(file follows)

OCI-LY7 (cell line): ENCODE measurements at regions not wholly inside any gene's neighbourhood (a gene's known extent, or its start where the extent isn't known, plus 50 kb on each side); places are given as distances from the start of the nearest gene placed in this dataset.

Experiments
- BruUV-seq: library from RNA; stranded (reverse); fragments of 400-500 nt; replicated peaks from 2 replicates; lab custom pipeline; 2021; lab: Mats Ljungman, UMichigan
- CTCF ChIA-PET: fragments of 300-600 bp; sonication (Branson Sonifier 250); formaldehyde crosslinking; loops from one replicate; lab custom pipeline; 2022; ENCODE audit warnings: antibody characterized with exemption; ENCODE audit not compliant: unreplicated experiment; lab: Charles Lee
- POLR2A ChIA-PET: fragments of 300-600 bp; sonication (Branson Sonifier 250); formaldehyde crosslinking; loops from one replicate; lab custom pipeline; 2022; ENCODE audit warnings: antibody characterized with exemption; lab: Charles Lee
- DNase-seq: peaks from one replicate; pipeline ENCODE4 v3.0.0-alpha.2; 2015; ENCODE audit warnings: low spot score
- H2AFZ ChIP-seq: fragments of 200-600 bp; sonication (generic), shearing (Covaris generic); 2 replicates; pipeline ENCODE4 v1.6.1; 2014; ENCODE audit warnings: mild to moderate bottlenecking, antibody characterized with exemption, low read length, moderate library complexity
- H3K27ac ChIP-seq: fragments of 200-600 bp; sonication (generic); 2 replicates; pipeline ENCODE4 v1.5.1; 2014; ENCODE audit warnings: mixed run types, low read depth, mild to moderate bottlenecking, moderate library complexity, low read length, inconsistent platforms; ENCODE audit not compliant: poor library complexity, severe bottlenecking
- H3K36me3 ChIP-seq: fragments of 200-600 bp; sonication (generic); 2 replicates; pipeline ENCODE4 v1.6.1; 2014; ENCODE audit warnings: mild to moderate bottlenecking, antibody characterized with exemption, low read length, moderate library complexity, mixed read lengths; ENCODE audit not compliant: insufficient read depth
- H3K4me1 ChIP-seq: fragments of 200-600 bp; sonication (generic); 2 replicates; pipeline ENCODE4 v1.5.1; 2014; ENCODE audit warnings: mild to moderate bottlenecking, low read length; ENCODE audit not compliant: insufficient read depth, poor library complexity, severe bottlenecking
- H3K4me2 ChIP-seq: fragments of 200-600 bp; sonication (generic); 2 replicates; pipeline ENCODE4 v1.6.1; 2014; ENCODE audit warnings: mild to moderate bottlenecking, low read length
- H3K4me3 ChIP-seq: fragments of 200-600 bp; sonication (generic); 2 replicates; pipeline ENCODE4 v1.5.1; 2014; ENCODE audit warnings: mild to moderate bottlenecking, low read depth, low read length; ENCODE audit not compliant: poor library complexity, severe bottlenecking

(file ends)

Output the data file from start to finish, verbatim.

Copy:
OCI-LY7 (cell line): ENCODE measurements at regions not wholly inside any gene's neighbourhood (a gene's known extent, or its start where the extent isn't known, plus 50 kb on each side); places are given as distances from the start of the nearest gene placed in this dataset.

Experiments
- BruUV-seq: library from RNA; stranded (reverse); fragments of 400-500 nt; replicated peaks from 2 replicates; lab custom pipeline; 2021; lab: Mats Ljungman, UMichigan
- CTCF ChIA-PET: fragments of 300-600 bp; sonication (Branson Sonifier 250); formaldehyde crosslinking; loops from one replicate; lab custom pipeline; 2022; ENCODE audit warnings: antibody characterized with exemption; ENCODE audit not compliant: unreplicated experiment; lab: Charles Lee
- POLR2A ChIA-PET: fragments of 300-600 bp; sonication (Branson Sonifier 250); formaldehyde crosslinking; loops from one replicate; lab custom pipeline; 2022; ENCODE audit warnings: antibody characterized with exemption; lab: Charles Lee
- DNase-seq: peaks from one replicate; pipeline ENCODE4 v3.0.0-alpha.2; 2015; ENCODE audit warnings: low spot score
- H2AFZ ChIP-seq: fragments of 200-600 bp; sonication (generic), shearing (Covaris generic); 2 replicates; pipeline ENCODE4 v1.6.1; 2014; ENCODE audit warnings: mild to moderate bottlenecking, antibody characterized with exemption, low read length, moderate library complexity
- H3K27ac ChIP-seq: fragments of 200-600 bp; sonication (generic); 2 replicates; pipeline ENCODE4 v1.5.1; 2014; ENCODE audit warnings: mixed run types, low read depth, mild to moderate bottlenecking, moderate library complexity, low read length, inconsistent platforms; ENCODE audit not compliant: poor library complexity, severe bottlenecking
- H3K36me3 ChIP-seq: fragments of 200-600 bp; sonication (generic); 2 replicates; pipeline ENCODE4 v1.6.1; 2014; ENCODE audit warnings: mild to moderate bottlenecking, antibody characterized with exemption, low read length, moderate library complexity, mixed read lengths; ENCODE audit not compliant: insufficient read depth
- H3K4me1 ChIP-seq: fragments of 200-600 bp; sonication (generic); 2 replicates; pipeline ENCODE4 v1.5.1; 2014; ENCODE audit warnings: mild to moderate bottlenecking, low read length; ENCODE audit not compliant: insufficient read depth, poor library complexity, severe bottlenecking
- H3K4me2 ChIP-seq: fragments of 200-600 bp; sonication (generic); 2 replicates; pipeline ENCODE4 v1.6.1; 2014; ENCODE audit warnings: mild to moderate bottlenecking, low read length
- H3K4me3 ChIP-seq: fragments of 200-600 bp; sonication (generic); 2 replicates; pipeline ENCODE4 v1.5.1; 2014; ENCODE audit warnings: mild to moderate bottlenecking, low read depth, low read length; ENCODE audit not compliant: poor library complexity, severe bottlenecking